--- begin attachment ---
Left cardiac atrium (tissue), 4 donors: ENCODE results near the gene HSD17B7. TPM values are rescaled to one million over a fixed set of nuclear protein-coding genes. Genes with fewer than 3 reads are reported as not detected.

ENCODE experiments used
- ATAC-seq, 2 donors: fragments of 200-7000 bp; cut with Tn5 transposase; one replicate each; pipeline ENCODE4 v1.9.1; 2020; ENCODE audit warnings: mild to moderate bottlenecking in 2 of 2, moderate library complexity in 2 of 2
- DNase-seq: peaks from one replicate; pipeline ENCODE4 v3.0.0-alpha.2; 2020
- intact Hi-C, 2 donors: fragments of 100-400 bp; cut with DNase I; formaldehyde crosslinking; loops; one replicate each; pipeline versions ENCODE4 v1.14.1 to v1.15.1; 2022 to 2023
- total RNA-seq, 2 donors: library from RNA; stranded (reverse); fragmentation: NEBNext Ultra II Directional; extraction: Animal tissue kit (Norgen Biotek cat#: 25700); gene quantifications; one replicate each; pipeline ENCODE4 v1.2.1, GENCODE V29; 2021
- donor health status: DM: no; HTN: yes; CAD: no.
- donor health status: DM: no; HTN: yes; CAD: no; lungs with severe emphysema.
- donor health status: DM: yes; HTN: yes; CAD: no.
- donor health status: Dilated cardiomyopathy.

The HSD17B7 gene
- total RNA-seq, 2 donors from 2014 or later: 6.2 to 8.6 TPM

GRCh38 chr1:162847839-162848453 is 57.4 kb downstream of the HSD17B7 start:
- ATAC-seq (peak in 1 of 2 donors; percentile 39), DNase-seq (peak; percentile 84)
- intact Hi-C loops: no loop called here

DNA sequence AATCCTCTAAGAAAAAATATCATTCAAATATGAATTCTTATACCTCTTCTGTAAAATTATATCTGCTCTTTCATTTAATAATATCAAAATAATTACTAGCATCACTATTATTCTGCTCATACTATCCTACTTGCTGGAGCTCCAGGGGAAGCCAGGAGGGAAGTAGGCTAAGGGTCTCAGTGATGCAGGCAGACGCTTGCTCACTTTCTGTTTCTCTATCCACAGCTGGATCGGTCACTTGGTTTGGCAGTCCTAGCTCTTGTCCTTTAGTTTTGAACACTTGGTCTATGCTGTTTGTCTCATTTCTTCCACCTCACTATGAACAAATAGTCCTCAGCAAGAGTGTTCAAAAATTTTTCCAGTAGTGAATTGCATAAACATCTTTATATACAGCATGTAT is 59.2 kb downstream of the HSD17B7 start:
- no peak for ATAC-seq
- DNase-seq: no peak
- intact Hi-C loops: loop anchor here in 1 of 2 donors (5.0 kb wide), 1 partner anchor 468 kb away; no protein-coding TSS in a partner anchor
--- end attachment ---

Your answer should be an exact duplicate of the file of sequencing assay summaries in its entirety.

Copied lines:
Left cardiac atrium (tissue), 4 donors: ENCODE results near the gene HSD17B7. TPM values are rescaled to one million over a fixed set of nuclear protein-coding genes. Genes with fewer than 3 reads are reported as not detected.

ENCODE experiments used
- ATAC-seq, 2 donors: fragments of 200-7000 bp; cut with Tn5 transposase; one replicate each; pipeline ENCODE4 v1.9.1; 2020; ENCODE audit warnings: mild to moderate bottlenecking in 2 of 2, moderate library complexity in 2 of 2
- DNase-seq: peaks from one replicate; pipeline ENCODE4 v3.0.0-alpha.2; 2020
- intact Hi-C, 2 donors: fragments of 100-400 bp; cut with DNase I; formaldehyde crosslinking; loops; one replicate each; pipeline versions ENCODE4 v1.14.1 to v1.15.1; 2022 to 2023
- total RNA-seq, 2 donors: library from RNA; stranded (reverse); fragmentation: NEBNext Ultra II Directional; extraction: Animal tissue kit (Norgen Biotek cat#: 25700); gene quantifications; one replicate each; pipeline ENCODE4 v1.2.1, GENCODE V29; 2021
- donor health status: DM: no; HTN: yes; CAD: no.
- donor health status: DM: no; HTN: yes; CAD: no; lungs with severe emphysema.
- donor health status: DM: yes; HTN: yes; CAD: no.
- donor health status: Dilated cardiomyopathy.

The HSD17B7 gene
- total RNA-seq, 2 donors from 2014 or later: 6.2 to 8.6 TPM

GRCh38 chr1:162847839-162848453 is 57.4 kb downstream of the HSD17B7 start:
- ATAC-seq (peak in 1 of 2 donors; percentile 39), DNase-seq (peak; percentile 84)
- intact Hi-C loops: no loop called here

DNA sequence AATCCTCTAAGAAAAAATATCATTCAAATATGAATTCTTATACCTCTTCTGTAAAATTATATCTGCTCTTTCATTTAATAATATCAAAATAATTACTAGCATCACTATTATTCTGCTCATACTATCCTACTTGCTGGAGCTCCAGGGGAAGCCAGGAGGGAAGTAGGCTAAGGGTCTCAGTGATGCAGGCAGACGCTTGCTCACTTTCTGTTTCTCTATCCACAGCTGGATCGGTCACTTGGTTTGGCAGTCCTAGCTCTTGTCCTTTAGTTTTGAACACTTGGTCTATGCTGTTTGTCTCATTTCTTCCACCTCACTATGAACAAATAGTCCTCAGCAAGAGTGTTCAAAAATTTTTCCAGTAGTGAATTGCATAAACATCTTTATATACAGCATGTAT is 59.2 kb downstream of the HSD17B7 start:
- no peak for ATAC-seq
- DNase-seq: no peak
- intact Hi-C loops: loop anchor here in 1 of 2 donors (5.0 kb wide), 1 partner anchor 468 kb away; no protein-coding TSS in a partner anchor